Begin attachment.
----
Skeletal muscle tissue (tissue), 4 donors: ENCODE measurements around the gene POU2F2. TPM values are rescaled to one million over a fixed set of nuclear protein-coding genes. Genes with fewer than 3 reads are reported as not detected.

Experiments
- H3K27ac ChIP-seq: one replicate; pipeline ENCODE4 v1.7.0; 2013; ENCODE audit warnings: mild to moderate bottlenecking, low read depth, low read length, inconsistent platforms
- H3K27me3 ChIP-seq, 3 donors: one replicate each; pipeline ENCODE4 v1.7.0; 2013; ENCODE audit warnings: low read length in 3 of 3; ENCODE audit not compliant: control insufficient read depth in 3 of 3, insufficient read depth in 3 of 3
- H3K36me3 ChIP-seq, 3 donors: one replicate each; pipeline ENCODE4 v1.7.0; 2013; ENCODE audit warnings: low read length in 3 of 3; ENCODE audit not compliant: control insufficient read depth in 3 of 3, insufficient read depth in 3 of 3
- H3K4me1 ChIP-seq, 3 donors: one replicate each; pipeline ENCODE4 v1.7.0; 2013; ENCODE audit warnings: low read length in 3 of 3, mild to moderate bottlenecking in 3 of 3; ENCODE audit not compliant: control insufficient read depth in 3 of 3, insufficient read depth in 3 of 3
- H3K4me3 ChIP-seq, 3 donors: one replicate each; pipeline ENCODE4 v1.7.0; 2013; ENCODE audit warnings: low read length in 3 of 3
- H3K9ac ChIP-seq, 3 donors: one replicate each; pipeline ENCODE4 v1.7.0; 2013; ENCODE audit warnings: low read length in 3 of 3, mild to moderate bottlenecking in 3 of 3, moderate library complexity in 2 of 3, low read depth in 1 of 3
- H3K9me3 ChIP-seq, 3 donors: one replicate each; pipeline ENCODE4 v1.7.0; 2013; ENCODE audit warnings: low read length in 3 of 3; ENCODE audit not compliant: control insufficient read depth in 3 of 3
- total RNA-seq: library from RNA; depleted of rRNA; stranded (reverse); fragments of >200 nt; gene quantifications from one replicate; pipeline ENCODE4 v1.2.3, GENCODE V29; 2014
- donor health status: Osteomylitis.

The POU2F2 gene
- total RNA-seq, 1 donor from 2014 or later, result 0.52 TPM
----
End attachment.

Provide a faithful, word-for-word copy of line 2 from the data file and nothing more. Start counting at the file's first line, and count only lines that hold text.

Experiments